The present invention may be embodied in hardware and/or in software (including firmware, resident software, micro-code, etc.). Consequently, as used herein, the term “signal” may take the form of a continuous waveform and/or discrete value(s), such as digital value(s) in a memory or register.

The present invention is described below with reference to block diagrams of disk drives, disks, controllers, and operations according to various embodiments of the invention. It is to be understood that the functions/acts noted in the blocks may occur out of the order noted in the operational illustrations. For example, two blocks shown in succession may in fact be executed substantially concurrently or the blocks may sometimes be executed in the reverse order, depending upon the functionality/acts involved. Although some of the diagrams include arrows on communication paths to show a primary direction of communication, it is to be understood that communication may occur in the opposite direction to the depicted arrows.

A simplified diagrammatic representation of a disk drive, generally designated as 10, is illustrated in FIG. 1. The disk drive 10 includes a disk stack 12 (illustrated as a single disk in FIG. 1) that is rotated by a spindle motor 14. The spindle motor 14 is mounted to a base plate 16. An actuator arm assembly 18 is also mounted to the base plate 16. The disk drive 10 is configured to store and retrieve data responsive to write and read operations from a host. A host can include, but is not limited to, a desktop computer, a laptop computer, a personal digital assistant (PDA), a digital video recorder/player, a digital music recorder/player, and/or another electronic device that can be communicatively coupled to store and retrieve data in a disk drive.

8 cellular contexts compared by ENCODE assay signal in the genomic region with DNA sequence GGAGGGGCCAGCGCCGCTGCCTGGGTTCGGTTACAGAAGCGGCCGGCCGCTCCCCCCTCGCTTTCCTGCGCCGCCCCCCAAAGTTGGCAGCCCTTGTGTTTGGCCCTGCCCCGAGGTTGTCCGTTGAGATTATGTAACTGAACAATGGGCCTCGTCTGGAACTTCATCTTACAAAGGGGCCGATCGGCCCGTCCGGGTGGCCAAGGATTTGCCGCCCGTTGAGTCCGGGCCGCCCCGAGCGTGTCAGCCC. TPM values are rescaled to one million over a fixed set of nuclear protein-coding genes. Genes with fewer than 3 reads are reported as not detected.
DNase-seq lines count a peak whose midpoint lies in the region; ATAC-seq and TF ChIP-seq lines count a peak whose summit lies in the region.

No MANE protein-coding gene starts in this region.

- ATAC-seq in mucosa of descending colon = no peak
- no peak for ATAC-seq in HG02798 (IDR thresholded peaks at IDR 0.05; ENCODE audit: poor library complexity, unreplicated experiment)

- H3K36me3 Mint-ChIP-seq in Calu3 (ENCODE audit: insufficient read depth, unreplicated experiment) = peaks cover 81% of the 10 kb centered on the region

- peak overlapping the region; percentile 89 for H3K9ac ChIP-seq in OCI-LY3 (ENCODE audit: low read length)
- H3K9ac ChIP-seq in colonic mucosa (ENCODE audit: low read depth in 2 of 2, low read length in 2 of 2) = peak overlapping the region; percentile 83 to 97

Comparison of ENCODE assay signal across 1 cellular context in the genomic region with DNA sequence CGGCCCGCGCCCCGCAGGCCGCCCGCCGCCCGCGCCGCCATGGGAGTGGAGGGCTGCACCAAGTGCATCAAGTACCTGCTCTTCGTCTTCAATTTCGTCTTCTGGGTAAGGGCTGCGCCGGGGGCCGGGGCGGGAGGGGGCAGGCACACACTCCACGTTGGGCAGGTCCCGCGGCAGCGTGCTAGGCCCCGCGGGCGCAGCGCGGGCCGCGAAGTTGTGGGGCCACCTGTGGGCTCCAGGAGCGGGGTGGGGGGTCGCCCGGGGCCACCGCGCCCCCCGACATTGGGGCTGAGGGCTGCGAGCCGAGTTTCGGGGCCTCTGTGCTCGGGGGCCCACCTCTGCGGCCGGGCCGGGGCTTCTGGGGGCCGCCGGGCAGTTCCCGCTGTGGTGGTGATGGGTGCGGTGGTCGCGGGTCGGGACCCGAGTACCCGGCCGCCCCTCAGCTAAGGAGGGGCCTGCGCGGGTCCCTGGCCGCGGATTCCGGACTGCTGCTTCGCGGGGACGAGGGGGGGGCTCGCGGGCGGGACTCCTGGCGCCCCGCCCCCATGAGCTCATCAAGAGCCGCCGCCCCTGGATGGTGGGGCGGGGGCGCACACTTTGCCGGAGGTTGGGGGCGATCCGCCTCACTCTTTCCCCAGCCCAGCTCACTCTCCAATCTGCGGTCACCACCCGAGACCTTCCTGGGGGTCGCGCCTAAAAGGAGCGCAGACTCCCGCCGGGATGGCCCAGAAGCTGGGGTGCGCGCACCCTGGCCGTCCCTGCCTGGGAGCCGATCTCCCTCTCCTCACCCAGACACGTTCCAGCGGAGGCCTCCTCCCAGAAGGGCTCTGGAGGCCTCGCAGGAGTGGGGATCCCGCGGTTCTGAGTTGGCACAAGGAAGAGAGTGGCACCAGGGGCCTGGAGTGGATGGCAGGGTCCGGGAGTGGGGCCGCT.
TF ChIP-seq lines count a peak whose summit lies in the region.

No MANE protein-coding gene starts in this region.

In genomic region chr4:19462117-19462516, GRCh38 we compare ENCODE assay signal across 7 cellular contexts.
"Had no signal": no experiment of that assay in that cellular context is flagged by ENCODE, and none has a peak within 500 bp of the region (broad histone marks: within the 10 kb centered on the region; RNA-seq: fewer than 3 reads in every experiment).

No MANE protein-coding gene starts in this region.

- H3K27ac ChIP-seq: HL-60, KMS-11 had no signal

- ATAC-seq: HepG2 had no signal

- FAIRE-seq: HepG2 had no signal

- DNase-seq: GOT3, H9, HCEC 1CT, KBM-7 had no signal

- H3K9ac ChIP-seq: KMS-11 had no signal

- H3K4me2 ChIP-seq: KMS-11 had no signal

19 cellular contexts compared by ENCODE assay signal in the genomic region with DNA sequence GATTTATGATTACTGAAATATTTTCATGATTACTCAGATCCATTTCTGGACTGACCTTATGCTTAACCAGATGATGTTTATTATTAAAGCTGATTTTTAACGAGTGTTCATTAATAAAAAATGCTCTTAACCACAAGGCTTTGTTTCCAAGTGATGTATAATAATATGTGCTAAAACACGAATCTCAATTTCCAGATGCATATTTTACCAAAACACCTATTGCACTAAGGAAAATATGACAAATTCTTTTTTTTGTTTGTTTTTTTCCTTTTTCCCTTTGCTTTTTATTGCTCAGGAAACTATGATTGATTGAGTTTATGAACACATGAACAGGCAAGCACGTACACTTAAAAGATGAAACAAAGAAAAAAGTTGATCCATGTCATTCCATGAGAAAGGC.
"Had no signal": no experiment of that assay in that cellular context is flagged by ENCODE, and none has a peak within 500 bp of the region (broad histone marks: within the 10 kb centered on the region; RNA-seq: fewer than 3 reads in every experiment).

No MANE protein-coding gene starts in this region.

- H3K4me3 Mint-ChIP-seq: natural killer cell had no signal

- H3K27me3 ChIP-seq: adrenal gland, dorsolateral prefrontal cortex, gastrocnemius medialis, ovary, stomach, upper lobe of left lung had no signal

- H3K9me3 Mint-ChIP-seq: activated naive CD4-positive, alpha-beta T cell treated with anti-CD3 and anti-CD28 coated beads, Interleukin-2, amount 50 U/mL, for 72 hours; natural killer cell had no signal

The actuator arm assembly 18 includes a transducer 20 (or head) mounted to a flexure arm 22 which is attached to an actuator arm 24 that can rotate about a pivot bearing assembly 26. The transducer 20 may comprise an magnetoresistive (MR) element or a thin film inductive (TFI) element. The actuator arm assembly 18 also includes a voice coil motor (VCM) 28 which moves the transducer 20 relative to the disk stack 12. The spindle motor 14 and actuator arm assembly 18 are coupled to a controller and associated electronic circuits 30 mounted to a printed circuit board 32. The controller 30 may include analog and/or digital circuitry, and typically includes a digital signal processor (DSP), a microprocessor-based controller and a random access memory (RAM) device. As will be explained in more detail below, in accordance with some embodiments of the present invention, the controller 30 is configured to read/write data from the disk stack 12 responsive to commands from a host. The controller 30 is also configured to count how many times data has been written to defined portions of the disk stack 12, and to refresh data residing at a particular one of the defined portions when the counted writes thereto satisfies a threshold value.